Today’s guest post is from Sheldon, an agnostic who writes to expose some of the problems in the Independent Fundamental Baptist movement and fundamentalism in general at Ramblings of Sheldon. “Learning the Words” is a series on the words many of us didn’t have in fundamentalism or overly conservative evangelicalism– and how we got them back. If you would like to be a part of this series, you can find my contact information at the top.


Rights are something that you are not supposed to have as a child, teen, or even young adult in fundamentalism. You’re taught from a young age that you don’t have rights, only your parents do. You see this in the way HSLDA wants a parental rights amendment to the US Constitution, but does everything it possibly can to dismantle legal protections for children.

You see it in the way fundamentalist circles often read Ephesians six, stressing the “honor your father and mother”, but skimming over or ignoring verse four, “do not provoke your children.” I saw it in an argument a few years ago, when at 21 years old, my own mother told me that if she were to beat me, I would deserve it, failing to see the hypocrisy of how she always talked about the way her father beat her as a child as though it was the horrible crime that it is. She was shocked into silence and walked away when I pointed that out to her.

Almost anything is acceptable so long as a parent does it. Why?

Because you have no rights.

You have no rights to your own opinion: you must agree with us at all times; after all, we’re the sole determiners of what is is isn’t acceptable when it comes to anything, at anytime.

You have no rights to your own emotions: it’s not just enough to agree with us, and follow our commands, but you should follow our commands without any expression of frustration, no matter how extreme or ridiculous the commands are. You should be a mindless, happy robot all the time, never acting angry, depressed or anxious– because after all, true happiness come from serving your parents and God the way we say you should. If you do become depressed, we’ll blame you for it. We’ll say that your depression and resulting nervous breakdown was nothing more than “guilt” and “not having a right relationship with God.”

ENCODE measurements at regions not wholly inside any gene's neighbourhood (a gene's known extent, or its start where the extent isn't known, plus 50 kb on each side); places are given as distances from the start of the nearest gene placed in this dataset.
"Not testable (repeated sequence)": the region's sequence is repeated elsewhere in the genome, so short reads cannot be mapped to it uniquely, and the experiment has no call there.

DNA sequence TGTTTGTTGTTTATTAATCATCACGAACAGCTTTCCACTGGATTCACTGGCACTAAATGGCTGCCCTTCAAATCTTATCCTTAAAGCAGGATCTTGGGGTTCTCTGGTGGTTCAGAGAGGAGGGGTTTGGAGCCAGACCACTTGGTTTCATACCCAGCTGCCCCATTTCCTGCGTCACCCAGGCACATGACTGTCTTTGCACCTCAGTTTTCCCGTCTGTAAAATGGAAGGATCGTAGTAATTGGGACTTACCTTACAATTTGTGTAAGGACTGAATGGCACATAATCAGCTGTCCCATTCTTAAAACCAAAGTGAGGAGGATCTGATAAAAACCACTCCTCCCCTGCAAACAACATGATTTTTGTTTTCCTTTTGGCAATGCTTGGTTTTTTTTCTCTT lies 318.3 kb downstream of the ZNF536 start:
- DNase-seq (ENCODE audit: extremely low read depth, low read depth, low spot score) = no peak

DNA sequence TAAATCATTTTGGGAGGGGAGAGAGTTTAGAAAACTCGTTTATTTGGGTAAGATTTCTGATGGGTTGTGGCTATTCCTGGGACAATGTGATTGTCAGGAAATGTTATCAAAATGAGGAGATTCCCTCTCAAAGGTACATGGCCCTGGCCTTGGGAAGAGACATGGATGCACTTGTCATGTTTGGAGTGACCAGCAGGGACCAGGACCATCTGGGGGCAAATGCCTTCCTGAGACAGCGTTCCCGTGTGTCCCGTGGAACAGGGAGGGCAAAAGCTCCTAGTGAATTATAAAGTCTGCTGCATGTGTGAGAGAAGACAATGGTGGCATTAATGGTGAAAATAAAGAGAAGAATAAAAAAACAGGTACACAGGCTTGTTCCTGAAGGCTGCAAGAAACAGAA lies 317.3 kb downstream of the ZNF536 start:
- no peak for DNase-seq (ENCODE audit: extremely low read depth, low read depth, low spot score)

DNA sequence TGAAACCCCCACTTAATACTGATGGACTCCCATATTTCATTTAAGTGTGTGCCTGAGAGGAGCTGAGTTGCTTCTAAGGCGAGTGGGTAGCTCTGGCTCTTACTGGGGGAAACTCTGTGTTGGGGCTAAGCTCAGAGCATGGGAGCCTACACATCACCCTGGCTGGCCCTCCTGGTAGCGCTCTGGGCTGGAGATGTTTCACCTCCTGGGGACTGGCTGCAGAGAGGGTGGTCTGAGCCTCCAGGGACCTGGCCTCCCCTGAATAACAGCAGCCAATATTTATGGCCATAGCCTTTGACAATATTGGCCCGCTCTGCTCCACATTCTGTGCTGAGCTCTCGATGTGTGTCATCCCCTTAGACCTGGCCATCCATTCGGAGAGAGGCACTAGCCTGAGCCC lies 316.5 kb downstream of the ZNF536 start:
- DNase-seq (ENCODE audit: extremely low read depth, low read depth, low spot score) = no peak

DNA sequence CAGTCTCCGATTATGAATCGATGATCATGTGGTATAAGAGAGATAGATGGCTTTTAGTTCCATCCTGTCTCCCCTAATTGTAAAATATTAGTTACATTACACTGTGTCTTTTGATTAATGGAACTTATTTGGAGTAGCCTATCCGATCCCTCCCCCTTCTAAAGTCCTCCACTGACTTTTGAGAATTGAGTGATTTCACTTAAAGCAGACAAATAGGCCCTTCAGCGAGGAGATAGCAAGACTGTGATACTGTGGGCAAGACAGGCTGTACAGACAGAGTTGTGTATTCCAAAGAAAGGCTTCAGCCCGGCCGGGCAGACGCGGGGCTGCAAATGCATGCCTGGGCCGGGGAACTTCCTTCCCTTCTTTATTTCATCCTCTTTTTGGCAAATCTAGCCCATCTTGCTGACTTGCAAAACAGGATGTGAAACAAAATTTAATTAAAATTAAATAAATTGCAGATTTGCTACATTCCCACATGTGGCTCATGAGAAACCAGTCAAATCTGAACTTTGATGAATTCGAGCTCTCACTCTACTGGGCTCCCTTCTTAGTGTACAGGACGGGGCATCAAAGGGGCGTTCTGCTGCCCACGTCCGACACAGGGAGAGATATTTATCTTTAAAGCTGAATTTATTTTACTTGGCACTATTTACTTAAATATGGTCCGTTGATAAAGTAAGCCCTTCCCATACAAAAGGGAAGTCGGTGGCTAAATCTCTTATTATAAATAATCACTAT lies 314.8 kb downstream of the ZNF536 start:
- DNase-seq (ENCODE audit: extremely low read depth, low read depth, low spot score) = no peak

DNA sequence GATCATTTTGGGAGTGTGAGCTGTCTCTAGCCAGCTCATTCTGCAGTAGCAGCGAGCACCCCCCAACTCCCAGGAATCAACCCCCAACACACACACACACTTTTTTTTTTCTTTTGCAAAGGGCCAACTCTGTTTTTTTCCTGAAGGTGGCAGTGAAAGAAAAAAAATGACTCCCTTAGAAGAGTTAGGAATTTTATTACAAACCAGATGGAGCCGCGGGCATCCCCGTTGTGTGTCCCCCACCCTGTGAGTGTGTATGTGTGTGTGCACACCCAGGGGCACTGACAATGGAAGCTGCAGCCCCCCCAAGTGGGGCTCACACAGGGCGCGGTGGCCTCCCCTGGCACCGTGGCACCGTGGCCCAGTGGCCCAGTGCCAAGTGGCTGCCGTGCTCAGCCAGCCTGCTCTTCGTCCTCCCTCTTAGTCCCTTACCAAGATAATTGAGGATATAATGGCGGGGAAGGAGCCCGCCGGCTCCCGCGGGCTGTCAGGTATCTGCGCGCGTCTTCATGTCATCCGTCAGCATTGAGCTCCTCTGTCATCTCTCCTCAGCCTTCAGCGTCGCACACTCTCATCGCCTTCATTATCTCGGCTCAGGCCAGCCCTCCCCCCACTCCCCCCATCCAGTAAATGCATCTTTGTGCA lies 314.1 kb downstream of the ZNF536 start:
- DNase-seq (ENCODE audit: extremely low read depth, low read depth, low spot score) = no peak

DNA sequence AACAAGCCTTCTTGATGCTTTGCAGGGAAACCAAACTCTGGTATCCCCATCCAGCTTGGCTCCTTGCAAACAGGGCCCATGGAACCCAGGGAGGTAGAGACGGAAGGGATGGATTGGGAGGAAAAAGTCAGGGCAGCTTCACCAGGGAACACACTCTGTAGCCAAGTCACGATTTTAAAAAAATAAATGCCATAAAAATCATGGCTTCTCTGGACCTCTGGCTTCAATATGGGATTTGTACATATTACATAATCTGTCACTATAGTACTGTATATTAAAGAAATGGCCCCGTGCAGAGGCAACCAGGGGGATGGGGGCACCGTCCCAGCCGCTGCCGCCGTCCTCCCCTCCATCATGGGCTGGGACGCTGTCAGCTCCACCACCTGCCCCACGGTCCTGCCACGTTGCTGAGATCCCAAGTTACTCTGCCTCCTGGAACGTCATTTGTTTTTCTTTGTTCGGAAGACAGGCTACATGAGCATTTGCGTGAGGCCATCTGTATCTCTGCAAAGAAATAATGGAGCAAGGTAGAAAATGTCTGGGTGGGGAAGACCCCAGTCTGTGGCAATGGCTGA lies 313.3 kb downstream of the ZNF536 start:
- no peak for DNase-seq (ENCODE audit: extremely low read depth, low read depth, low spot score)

You have no rights to your own body. If we want to hit you, or get up in your face shouting, and threaten violence against you, we can. If we want to hug and you don’t want it, tough luck. Personal space means nothing to us. To this day, I still can’t stand it when people crowd in too closely near me when there’s no good reason for it (plenty of space around), or decide to stand in front of all the exits to a room.

If I sound angry, it’s because I am. Not so much for myself, for what I was put through. There’s hope for me, I have bought a house, and will be rebuilding it, and moving into it soon [editor’s note: Sheldon, due to circumstances, is required to live at home. The situation is less than ideal]. I’ll finally be able to put some distance between myself and my family and my past, but many others aren’t so fortunate.

I’m angry for the children, teens, and even young adults who are still trapped with parents like this, there are still many out there. No one should have to live in a family like this, and I want to see the abusive culture within fundamentalism end.

Everyone should have rights, everyone should be free to be themselves, and not live in fear.